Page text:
Citizenship and Sexuality: Exploring Diverse Sexualities in Selected Curriculum Documents
In 2005, the Canadian government enacted the Civil Marriages Act permitting same-sex couples to marry. This was the latest in a series of progressive legal moves to acknowledge, recognize and legitimize diverse sexualities, thus ensuring full citizenship rights for all Canadians and the fostering of tolerance and acceptance of non-heterosexuals in the wider society. However, these legal moves did not translate into increased visibility within school curriculum documents. A study of eight secondary school history, civics, politics and law curriculum documents in the Province of Ontario illustrates that topics related sexual diversity are largely excluded and there is nothing to suggest teachers are to encourage tolerance and acceptance of sexual minorities. Drawing on various multicultural, gender and queer theorists, it is proposed that all students need to see diverse models of “being” in their school curricula. Further, for non-heterosexual students a healthy sense of self as well as a strong national identity requires a deep sense of belonging, a belief that you’re membership within the citizenry is acknowledged and respected. Suggestions are offered as Ontario begins a new round of curricular revisions.
||Canada, Education, Curriculum, Diverse Sexualities
International Journal of Diversity in Organizations, Communities and Nations, Volume 10, Issue 4, pp.193-206.
Article: Print (Spiral Bound).
Article: Electronic (PDF File; 665.840KB).
Professor, Faculty of Education, Nipissing University, North Bay, Ontario, Canada
I am a teacher-educator and professor of Education with a background in history, political science and the teaching of social studies/history. I have written and presented in the areas of curriculum, citizenship education, the politics of identity and teaching for conceptual understanding. I am currently co-editing and contributing to a book on generative concepts in social studies and continue to analyze current and past curriculum documents as to their conceptualization of citizenship, identity, social justice, multiculturalism and environmentalism.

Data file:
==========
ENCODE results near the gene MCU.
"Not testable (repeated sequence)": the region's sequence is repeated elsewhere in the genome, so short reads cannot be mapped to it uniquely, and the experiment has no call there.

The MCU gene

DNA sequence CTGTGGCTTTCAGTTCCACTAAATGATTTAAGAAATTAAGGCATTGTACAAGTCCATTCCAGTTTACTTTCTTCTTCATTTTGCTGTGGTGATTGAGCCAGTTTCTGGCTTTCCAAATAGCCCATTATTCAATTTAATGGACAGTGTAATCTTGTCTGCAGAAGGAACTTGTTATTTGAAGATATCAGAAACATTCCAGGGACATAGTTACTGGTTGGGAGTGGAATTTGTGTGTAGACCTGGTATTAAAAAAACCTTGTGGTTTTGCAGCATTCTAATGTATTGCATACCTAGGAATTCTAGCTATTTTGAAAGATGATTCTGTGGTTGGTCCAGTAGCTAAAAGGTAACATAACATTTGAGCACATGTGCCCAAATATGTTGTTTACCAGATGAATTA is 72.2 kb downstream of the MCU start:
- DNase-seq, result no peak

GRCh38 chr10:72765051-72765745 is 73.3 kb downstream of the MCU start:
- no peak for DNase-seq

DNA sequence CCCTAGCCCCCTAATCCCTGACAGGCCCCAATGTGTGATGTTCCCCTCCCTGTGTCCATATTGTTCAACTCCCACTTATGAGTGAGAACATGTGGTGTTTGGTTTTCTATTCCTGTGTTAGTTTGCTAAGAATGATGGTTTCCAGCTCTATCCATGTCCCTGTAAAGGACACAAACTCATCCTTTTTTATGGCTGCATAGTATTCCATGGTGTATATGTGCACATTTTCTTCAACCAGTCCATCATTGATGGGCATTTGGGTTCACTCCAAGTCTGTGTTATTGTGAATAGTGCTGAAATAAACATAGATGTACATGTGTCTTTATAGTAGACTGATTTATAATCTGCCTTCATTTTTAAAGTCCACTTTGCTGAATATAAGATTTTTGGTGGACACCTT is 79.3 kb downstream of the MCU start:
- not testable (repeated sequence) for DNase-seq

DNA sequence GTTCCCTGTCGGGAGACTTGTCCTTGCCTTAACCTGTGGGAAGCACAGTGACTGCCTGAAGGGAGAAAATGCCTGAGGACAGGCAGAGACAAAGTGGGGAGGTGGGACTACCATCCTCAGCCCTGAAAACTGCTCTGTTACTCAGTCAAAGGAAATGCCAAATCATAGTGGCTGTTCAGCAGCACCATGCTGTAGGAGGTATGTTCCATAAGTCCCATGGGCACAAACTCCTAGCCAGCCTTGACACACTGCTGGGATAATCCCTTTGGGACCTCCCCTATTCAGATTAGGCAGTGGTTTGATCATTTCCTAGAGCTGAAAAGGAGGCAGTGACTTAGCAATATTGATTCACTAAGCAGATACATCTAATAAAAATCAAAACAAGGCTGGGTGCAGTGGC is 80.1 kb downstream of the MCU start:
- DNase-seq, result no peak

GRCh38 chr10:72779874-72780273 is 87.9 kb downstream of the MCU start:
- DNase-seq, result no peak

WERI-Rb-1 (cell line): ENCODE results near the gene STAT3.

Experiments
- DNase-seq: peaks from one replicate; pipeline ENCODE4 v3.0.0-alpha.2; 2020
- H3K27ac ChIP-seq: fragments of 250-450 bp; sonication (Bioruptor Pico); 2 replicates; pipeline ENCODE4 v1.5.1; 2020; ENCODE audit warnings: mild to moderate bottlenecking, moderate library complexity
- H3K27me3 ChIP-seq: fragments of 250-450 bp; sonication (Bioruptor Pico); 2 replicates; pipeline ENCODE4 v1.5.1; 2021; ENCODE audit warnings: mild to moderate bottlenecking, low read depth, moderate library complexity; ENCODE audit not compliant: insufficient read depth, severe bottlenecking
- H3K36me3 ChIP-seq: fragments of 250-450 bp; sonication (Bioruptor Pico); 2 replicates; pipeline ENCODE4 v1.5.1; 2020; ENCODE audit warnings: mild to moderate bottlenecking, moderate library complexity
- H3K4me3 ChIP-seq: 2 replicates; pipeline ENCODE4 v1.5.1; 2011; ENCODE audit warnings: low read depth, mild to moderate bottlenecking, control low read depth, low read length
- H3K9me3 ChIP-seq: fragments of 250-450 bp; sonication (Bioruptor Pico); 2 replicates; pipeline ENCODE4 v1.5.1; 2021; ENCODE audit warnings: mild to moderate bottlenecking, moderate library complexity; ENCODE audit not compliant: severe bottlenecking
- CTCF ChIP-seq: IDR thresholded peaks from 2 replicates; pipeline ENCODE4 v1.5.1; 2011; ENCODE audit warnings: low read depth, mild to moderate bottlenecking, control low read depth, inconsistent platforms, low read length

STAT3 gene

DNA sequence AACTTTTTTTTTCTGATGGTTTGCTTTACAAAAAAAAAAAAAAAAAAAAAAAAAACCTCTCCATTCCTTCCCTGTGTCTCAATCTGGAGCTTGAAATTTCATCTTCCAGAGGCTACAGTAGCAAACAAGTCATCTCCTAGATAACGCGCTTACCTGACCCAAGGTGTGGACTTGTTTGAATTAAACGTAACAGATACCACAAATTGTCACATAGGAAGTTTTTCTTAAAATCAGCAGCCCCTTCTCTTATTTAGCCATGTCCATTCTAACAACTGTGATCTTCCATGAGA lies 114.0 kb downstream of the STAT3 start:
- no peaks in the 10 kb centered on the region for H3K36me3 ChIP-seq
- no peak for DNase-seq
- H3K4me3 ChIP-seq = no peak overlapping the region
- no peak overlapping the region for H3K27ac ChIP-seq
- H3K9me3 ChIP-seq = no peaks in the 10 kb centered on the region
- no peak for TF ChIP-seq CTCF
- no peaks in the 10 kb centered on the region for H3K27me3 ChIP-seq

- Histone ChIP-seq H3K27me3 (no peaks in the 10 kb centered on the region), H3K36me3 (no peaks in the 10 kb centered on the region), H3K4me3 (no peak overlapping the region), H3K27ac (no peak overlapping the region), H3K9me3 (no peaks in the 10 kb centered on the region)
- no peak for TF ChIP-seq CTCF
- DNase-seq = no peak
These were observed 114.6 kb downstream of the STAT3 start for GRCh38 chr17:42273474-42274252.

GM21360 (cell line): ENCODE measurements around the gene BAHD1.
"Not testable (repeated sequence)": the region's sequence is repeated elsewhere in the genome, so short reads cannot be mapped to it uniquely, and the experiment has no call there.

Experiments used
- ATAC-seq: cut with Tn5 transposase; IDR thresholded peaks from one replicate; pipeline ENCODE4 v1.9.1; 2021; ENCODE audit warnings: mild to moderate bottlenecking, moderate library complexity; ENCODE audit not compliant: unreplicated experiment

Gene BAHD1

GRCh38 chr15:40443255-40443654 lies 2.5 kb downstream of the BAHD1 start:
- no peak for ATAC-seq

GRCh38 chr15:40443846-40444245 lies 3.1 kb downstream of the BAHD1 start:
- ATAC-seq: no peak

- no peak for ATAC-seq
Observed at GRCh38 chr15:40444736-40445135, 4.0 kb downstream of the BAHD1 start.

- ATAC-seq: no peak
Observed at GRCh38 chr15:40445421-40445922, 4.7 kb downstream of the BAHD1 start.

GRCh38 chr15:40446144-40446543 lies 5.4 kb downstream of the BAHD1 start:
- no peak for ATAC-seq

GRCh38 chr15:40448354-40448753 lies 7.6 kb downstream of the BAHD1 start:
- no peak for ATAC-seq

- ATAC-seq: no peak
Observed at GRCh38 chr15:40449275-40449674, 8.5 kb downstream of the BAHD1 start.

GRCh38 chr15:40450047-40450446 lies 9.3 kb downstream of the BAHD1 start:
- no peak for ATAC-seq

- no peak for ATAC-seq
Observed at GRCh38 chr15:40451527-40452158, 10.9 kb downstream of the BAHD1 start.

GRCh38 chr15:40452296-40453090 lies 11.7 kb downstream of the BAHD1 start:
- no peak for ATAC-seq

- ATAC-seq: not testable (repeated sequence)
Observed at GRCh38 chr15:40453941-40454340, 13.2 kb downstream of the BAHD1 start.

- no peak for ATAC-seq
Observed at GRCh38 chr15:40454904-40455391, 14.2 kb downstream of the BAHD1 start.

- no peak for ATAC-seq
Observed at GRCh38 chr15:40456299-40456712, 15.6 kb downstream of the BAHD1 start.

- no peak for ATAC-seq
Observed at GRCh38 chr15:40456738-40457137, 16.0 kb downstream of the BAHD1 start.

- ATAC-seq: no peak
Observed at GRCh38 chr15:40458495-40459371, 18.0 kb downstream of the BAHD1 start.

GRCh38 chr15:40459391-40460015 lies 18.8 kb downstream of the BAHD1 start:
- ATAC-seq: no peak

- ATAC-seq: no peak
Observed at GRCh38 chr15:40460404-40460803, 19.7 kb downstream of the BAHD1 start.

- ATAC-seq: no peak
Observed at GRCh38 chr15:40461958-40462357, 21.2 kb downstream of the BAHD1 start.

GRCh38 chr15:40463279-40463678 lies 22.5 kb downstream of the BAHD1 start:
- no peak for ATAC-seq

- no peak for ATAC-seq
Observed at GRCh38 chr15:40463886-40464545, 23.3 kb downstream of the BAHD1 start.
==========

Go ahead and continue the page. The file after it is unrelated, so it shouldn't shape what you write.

Assistant Professor, Curriculum Studies, College of Education, University of Saskatchewan, Saskatoon, Saskatchewan, Canada
Dr. Lynn Lemisko is assistant dean of undergraduate programs & research and
an associate professor of curriculum studies at the University of
Saskatchewan. She teaches social studies methods at the undergraduate level
and curriculum issues at the graduate level. While her research initially
concentrated on the history and philosophy of curriculum, her inquiries have
become increasingly focused on collaborative work with scholars and
practitioners interested in exploring promising practices in educating for
social justice and on investigating various experimental approaches in pre-
service teacher education.
Chair of Graduate Studies, Faculty of Education, Nipissing University, North Bay, Ontario, Canada
Dr. Clausen teaches curriculum studies at both the graduate and
undergraduate levels at Nipissing University, Ontario. His doctoral
work at the University of Ottawa focused on the various manifestations
of curriculum integration in the official Ontario curriculum documents
and in various schools across the province. With his colleagues, he
is currently engaged in a country-wide project to compare the
underlying orientations, implementation and teaching methodologies of
social studies curricula.
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